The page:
Nankotsu karaage. A known favorite of the foodosopher. If its any consolation to him having eaten this without his presence, these were a bit off. Not as well cooked off as I’d hoped, the coating a tad soft and soggy in spots. Seasoning was on the weaker side as well. Now I know there will be those who wonder why you’d want to eat this ingredient, alas its an acquired taste and one I personally enjoy, too bad its not as good as the ones you can get at Zakkushi.
Tender, juicy slices of pork cheek meat anyone? I know, its hard to turn down some delicious tontoro. This was a definitive hit at our table.
A refreshing fish that is one of my favorite for sashimi is aji. Appearing again on the fresh sheet, I knew I had to have it. For the price, the number of slices was deemed to be underwhelming. As well, the quality and flavor was disappointing, as I never really got that distinct taste of aji coming out here. Wildly enough, another Richmond place (Manzo) has shown me they have a better supplier in Japan for this particular ingredient.
After a misplaced – or rather completely missed order – despite having clearing conveying it to one of the previously mentioned clueless new girl waitresses, out came our yaki onigiri. Perhaps I was influenced by the frustration in getting this to our table, but this didn’t exactly leave a great taste in my mouth. The glazed and crispy sides just weren’t “deep” enough (by this I mean how cooked through they were). We had the shake (salmon) inside, but it certainly wasn’t plentiful.
I needed something salty. Ika geso karaage fit the bill. Snide remarks about the portion size flew around our table, who I think was expecting more of a piled on plate of these tasty tentacles. Frankly I don’t know why we went with this.
Pretty customary in my izakaya traditions are wrapping up outings with a rice-based filler dish. Perhaps this has helped contribute to my rising weight gain over the years. The shake ikura-don was my particular finisher. I think after my mind blowing experiences with specially made ochazuke at Blowfish (Calgary) when chef Mitsuno was at the held, I have been ruined for ochazuke in Canada so nothing can compete. Especially this fairly simple variation with basic toppings. The broth was quite weak and tame here, and led me to not bother with finishing the rather tiny bowl of it.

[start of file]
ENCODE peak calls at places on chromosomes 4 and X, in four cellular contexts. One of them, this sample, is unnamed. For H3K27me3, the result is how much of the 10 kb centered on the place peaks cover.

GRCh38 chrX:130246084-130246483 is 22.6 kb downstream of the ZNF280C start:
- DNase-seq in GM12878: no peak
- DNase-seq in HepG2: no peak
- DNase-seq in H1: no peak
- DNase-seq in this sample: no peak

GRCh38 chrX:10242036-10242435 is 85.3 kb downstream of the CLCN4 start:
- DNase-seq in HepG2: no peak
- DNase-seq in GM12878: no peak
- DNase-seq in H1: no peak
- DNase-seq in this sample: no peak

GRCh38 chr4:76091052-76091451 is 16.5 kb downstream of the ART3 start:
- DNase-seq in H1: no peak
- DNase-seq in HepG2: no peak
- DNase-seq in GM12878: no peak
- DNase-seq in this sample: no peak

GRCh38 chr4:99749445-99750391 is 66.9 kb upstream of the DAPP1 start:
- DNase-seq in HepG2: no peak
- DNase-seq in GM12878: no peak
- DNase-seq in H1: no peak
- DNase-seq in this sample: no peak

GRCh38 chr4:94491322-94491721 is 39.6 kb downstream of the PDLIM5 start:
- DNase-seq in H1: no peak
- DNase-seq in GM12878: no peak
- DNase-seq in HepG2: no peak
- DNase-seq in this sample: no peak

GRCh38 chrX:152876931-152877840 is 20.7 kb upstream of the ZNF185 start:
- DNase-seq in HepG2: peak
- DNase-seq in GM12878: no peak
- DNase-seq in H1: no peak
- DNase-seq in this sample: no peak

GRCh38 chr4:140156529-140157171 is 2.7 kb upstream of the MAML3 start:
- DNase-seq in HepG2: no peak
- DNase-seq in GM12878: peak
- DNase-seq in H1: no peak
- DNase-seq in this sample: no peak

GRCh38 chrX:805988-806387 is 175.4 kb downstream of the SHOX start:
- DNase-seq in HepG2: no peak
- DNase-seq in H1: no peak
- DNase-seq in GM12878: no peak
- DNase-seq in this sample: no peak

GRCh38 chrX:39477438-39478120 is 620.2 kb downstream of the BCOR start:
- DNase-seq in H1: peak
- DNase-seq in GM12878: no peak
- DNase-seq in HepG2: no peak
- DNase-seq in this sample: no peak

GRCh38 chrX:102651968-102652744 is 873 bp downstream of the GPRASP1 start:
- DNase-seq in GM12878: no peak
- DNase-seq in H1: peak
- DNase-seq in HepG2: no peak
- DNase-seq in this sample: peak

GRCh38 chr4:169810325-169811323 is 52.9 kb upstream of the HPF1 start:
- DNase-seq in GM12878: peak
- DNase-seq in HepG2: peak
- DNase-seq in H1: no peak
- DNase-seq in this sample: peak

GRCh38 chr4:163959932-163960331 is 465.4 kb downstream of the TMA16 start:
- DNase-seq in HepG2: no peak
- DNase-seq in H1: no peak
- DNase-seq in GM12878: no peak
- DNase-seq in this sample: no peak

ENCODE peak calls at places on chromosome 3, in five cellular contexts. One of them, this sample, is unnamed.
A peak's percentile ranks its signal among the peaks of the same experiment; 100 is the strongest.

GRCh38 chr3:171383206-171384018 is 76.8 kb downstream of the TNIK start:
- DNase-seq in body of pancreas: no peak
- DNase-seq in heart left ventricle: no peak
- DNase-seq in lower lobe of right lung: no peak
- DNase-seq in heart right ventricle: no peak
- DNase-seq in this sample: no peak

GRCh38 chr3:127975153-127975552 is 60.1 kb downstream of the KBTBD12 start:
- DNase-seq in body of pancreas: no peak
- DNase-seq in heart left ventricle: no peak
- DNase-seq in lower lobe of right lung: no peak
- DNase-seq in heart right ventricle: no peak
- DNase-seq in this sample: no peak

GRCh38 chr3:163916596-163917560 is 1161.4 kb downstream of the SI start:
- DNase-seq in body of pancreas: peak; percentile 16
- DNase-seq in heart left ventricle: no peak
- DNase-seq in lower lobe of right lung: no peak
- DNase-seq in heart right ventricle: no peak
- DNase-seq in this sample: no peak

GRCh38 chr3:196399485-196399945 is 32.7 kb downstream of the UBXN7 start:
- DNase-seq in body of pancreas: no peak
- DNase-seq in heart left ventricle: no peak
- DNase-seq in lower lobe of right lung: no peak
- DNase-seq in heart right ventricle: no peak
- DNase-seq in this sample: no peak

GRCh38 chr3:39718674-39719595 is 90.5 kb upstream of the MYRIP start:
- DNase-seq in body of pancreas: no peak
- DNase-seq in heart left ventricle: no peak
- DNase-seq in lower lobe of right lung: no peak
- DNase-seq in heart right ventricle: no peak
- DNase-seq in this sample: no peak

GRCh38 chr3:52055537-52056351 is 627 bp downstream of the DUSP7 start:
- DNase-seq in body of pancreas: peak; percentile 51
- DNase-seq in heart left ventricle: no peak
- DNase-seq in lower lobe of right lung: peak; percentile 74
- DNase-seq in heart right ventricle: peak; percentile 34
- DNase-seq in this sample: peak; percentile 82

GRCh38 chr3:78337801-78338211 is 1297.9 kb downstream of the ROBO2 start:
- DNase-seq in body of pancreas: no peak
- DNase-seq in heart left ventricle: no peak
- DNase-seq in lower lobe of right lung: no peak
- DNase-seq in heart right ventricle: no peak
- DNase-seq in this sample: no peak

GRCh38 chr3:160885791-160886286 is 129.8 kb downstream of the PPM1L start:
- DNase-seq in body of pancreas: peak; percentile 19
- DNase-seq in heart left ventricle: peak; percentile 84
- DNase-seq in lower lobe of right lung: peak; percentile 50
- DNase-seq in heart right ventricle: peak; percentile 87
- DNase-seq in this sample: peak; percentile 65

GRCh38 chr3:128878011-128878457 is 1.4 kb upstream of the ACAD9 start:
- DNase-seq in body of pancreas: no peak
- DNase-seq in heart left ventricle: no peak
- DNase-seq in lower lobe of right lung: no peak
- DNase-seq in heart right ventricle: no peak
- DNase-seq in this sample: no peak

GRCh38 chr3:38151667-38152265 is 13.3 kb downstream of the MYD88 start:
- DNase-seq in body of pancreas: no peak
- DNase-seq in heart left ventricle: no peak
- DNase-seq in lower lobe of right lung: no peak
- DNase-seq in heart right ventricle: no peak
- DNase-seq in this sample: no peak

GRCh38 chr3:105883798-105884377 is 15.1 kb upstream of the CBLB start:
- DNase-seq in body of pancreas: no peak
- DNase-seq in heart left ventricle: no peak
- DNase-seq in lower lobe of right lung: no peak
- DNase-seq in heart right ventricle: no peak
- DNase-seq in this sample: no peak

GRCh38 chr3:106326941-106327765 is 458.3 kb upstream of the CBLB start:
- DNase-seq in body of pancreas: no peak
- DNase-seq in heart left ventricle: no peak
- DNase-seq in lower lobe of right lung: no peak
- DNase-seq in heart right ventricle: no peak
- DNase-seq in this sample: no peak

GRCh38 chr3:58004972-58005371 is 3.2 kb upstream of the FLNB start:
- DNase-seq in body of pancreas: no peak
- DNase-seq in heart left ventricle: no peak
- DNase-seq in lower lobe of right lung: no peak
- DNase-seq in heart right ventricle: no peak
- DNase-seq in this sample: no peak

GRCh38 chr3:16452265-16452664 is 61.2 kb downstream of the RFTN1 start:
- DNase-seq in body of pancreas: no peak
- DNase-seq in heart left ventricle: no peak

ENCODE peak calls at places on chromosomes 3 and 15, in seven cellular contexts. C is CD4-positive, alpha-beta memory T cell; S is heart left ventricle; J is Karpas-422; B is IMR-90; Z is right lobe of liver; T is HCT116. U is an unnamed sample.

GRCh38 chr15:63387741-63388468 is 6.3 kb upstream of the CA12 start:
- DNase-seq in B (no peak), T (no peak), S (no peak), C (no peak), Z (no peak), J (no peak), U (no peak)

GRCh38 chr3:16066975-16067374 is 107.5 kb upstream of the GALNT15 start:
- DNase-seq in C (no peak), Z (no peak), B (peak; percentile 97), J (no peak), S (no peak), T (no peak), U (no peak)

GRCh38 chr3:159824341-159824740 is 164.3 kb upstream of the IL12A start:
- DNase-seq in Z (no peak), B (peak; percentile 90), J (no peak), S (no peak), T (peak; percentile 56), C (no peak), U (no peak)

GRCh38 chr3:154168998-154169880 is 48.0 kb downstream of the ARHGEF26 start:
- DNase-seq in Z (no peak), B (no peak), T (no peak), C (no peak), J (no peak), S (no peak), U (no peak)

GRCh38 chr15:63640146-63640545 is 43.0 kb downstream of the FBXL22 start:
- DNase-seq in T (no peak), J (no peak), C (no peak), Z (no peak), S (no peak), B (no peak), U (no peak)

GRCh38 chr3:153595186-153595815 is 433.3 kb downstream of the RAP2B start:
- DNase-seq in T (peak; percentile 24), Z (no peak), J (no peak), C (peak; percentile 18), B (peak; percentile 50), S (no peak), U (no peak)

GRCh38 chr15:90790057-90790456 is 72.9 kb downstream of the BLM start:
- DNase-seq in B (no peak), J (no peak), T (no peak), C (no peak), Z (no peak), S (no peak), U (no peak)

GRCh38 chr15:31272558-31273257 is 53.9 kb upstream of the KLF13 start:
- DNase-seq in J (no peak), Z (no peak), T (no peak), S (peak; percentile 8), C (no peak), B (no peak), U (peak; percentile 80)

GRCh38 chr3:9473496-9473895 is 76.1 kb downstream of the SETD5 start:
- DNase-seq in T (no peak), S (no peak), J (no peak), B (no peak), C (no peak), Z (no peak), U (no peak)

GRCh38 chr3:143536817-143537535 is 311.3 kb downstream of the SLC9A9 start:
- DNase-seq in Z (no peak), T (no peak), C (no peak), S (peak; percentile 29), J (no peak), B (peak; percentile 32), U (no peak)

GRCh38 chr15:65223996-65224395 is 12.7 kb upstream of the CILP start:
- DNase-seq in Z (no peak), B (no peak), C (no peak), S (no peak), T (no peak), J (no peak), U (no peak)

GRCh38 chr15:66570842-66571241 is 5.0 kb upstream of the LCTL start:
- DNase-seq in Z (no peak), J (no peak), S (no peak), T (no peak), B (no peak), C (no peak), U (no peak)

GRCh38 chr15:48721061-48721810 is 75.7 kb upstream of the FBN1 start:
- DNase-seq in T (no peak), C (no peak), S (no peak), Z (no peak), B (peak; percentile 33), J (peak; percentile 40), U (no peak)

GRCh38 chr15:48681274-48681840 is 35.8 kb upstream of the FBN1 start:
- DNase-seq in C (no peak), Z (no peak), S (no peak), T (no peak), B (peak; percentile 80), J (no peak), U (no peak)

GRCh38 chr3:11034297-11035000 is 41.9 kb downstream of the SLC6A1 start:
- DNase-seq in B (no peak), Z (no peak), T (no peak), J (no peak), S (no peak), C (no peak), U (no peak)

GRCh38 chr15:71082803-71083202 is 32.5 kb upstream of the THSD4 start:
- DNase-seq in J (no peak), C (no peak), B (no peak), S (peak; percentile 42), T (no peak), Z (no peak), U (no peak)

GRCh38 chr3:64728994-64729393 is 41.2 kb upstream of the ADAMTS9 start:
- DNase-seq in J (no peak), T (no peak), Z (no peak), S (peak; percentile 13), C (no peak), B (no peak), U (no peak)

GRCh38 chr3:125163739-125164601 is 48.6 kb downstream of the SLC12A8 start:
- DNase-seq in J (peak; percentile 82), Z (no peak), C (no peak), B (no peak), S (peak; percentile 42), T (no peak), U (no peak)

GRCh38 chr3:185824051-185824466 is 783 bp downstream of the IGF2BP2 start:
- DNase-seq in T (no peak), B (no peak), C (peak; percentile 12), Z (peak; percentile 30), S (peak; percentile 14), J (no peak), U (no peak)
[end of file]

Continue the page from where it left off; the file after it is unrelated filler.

Added below is a shot of the maguro yukke-don. I can’t really make any notes on this one as I didn’t have even a spoonful. I’ve just added it here for a visual reference.
I sure hope that whoever is managing Nan Chuu for the well known ownership group of the same sorts out their service issues, as if this one customer is left with this as the strongest impression of the place, that can lead to a bigger problem, especially if there are others who feel the same. It really took away from the dining experience and even my resulting memories of the food. The latter being hit and miss but overall acceptable for such a venue and this genre, especially when considering we were out in Richmond and away from the real hard core izakaya scene of Vancouver.